I know…not exactly the most hilarious, side-splitting way to open a conversation or a comedy show, for that matter. Ah, remember the good old days when we used to do comedy shows???
Relax, Chicken Little. I bring some good news, even as I write this after a see-saw US election that still hasn’t been completely resolved. This good news comes in the form of two amazing books that coaxed me out from underneath my comforter and back into the real world.
Enlightenment Now: The Case for Reason, Science, Humanism and Progress by Canadian psychologist Steven Pinker, and Factfulness: Ten Reasons We’re Wrong About The World – And Why Things Are Better Than You Think by Swedish physician and statistician Hans Rosling. Both books are really uplifting and perfect for the challenging times that we are going through.
Maybe it’s all fake news?
I don’t think so. These books are based upon facts. Remember when we used to care about facts? Also, each book comes with a heavy hitter list of endorsements including two people you might have heard of.
‘A hopeful book about the potential for human progress when we work off facts rather than our inherent biases.’
‘My new favorite book of all time.’
I’m no Barack Obama or Bill Gates, but my Goldendoodle Barnie thinks I’m pretty swell.
I give 10/10 to both books, too!
Okay, great, so Barnie loves you. What are some takeaways from Factfulness?
Facts! Lots of good facts!
-In the past 20 years, extreme poverty has been cut in half.
-60 percent of girls in low-income countries finish public school.
-80 percent of 1 year-olds in the world have been vaccinated against certain types of disease.
What are some takeaways from Enlightenment Now?
Again, lots of solid facts. For example, we are fighting world famine.
In 1973, just forty-seven years ago, one-third of the world was malnourished.
Today, because of advances in science and agriculture, that percentage is down to 13 percent and scientists are working to bring that statistic down even further.
Did you know that just 150 years ago, people starved to death in Sweden because winter was so long? In 1820, 90 percent of the world lived in extreme poverty, but trade encouraged countries to put differences aside.
Globally, there is more wealth and less inequality.
Globalization and technology are helping more countries get wealthier.
The wealthier a country is, the more likely it is to spend on social programs.
The wealthier a country is, the more unlikely it is to be influenced by militant groups.
What about climate change?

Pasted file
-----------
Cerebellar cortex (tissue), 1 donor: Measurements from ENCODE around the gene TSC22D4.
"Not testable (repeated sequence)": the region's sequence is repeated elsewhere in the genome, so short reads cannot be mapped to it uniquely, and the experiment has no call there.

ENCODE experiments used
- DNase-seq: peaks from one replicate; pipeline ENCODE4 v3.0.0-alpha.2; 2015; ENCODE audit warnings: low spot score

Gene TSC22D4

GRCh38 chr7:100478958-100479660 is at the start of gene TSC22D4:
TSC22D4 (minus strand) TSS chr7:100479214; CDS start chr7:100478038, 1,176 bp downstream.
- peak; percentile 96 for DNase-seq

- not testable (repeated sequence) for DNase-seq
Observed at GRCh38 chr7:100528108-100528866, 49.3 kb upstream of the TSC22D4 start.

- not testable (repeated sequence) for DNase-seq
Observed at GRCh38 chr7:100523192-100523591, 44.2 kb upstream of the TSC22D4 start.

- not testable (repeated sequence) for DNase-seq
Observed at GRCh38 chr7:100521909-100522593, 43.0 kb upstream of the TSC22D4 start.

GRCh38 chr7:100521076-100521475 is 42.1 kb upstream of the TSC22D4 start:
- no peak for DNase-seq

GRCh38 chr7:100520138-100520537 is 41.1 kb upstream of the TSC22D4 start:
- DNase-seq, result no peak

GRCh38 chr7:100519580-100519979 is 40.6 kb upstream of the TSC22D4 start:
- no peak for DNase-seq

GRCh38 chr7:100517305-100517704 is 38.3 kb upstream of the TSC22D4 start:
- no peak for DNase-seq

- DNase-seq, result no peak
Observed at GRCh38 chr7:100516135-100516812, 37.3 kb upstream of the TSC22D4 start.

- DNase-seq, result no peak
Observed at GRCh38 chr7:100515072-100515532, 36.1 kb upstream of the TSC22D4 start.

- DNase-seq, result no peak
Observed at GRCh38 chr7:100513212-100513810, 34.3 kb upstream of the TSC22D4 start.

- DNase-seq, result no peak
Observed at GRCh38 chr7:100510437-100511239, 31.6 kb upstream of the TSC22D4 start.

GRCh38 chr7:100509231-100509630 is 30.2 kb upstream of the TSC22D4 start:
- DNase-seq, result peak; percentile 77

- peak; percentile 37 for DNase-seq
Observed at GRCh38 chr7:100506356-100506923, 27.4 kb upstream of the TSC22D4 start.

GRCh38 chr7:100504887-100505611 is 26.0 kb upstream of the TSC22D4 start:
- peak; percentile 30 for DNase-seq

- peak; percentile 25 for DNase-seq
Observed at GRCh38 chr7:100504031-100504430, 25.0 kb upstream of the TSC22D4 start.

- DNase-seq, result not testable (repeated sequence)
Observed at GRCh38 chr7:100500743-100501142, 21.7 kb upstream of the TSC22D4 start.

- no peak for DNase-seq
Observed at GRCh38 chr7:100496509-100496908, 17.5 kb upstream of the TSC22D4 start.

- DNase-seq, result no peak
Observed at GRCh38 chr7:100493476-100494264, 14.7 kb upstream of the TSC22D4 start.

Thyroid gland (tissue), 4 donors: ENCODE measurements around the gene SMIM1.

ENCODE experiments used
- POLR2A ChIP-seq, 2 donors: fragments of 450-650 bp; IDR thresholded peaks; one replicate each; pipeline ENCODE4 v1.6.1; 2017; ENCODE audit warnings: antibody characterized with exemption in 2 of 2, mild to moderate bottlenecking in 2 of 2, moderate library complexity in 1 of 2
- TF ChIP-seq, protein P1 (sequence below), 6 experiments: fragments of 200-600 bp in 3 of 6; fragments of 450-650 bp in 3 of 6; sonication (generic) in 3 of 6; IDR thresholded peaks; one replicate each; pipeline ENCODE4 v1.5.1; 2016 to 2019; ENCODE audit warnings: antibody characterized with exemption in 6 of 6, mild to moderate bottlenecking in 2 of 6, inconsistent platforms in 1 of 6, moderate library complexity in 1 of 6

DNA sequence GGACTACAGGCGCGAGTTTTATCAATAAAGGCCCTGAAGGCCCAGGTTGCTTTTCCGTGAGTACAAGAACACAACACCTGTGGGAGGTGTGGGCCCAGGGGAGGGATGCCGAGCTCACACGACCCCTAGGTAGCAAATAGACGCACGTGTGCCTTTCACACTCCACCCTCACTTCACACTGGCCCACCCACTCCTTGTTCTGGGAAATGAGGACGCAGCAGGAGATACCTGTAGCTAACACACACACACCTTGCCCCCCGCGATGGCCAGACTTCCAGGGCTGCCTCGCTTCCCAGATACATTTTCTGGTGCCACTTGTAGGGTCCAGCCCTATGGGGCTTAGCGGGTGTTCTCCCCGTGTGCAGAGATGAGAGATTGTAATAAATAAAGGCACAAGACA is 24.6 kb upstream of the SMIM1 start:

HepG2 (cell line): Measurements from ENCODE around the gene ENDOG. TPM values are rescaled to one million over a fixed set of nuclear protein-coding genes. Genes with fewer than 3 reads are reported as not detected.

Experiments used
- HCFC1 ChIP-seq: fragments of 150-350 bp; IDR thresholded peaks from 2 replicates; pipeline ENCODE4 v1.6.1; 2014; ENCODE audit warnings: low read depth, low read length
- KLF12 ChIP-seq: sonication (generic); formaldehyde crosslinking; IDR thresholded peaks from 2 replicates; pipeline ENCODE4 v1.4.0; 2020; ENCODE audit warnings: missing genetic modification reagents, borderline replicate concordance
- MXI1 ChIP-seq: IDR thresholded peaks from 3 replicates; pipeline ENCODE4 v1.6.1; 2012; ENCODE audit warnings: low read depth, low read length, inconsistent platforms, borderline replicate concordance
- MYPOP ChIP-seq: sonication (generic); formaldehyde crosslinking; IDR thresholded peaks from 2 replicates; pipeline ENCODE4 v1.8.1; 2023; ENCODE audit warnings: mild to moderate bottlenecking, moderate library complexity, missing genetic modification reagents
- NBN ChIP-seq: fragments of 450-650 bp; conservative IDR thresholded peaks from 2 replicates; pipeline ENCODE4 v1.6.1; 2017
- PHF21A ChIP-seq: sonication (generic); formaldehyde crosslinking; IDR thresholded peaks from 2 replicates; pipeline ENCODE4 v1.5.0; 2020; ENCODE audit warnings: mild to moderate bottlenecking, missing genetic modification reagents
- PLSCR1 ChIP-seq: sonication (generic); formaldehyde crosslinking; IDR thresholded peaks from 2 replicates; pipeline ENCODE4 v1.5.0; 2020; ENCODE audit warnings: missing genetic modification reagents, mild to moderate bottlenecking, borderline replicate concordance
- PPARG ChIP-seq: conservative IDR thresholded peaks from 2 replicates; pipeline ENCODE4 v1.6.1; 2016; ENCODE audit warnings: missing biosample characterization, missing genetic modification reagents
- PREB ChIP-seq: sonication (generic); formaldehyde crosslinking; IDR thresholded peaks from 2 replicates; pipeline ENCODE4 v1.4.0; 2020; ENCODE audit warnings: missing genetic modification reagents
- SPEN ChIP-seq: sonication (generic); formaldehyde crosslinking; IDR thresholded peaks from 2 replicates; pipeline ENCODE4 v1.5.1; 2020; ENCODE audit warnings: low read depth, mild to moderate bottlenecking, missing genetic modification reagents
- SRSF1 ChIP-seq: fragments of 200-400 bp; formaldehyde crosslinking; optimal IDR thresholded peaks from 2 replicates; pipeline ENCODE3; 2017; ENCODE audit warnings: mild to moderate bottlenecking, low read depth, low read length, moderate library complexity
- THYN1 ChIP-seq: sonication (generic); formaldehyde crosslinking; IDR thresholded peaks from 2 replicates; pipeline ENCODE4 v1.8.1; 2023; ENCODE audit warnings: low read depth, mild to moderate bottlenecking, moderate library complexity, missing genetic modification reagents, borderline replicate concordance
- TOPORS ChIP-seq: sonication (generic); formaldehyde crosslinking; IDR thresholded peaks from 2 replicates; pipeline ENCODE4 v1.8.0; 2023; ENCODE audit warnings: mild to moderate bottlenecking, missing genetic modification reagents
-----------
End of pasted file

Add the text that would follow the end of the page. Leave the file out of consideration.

Both books state that developments in science and technology are pushing us to get our carbon dioxide emissions cut in half by 2050 and eliminated by 2100.
What about the current political climate – especially, you know where?
Political ‘glitches’ happen every now and then throughout history but hopefully, a growing number of young, educated, more tolerant voters will help make the world a better place in the future. It may not be happening fast enough for most of us who couldn’t peel ourselves away from the TV set on November 3rd, but the demographics are changing.
What about Covid?
Oh yeah, that. Well, researchers are working around the globe and the clock.
As a planet, we have faced many challenges in the past, including war, disease, natural disasters, and political upheavals, just to name a few. But as the facts have shown us over and over again (see my last blog Humankind by Rutger Bregman) the worst actually brings out the best in most humans. It’s better to bet with clan than against it. Sometimes, when things get really, really dark, we laugh with the clan. It helps to stop us from freezing in fear and it keeps us moving forward. We laugh, we learn, we overcome, we do better.
Until we discover a vaccine for Covid, continue practicing the three W’s:
-Wash your hands
-Watch your distance
-Shop at Walmart
-Wear a mask
And don’t forget to laugh. I had the pleasure of working with Monty Python’ John Cleese a few years back. The man is brilliant and obviously hysterical. Here’s one of my favorite quotes from him:
‘Laughter connects you with people. It’s almost impossible to maintain any kind of distance or any sense of social hierarchy when you’re just howling with laughter. Laughter is a force for democracy.’
Until next month,